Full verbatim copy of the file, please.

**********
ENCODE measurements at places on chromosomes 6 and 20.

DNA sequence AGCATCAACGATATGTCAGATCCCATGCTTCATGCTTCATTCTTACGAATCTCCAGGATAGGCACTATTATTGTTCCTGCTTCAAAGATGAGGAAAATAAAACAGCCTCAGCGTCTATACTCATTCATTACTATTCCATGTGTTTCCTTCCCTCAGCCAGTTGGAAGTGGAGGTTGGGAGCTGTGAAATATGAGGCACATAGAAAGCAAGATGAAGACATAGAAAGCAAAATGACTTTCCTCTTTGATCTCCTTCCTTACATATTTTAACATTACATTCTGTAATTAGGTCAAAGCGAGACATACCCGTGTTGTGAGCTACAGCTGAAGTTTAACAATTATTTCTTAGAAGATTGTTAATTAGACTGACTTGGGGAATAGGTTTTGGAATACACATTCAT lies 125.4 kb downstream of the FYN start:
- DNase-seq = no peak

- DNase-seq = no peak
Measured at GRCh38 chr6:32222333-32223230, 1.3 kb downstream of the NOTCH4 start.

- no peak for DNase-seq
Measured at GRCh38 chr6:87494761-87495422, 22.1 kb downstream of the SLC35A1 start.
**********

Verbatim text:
ENCODE measurements at places on chromosomes 6 and 20.

DNA sequence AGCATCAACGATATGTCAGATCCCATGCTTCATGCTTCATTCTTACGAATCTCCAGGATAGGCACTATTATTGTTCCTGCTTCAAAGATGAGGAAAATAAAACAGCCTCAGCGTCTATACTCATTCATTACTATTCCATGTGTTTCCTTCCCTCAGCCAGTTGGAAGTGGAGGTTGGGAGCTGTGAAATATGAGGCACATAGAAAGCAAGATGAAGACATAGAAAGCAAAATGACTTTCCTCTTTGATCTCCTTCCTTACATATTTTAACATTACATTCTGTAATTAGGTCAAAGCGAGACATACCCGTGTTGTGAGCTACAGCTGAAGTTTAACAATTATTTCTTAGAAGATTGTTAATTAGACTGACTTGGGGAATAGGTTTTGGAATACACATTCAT lies 125.4 kb downstream of the FYN start:
- DNase-seq = no peak

- DNase-seq = no peak
Measured at GRCh38 chr6:32222333-32223230, 1.3 kb downstream of the NOTCH4 start.

- no peak for DNase-seq
Measured at GRCh38 chr6:87494761-87495422, 22.1 kb downstream of the SLC35A1 start.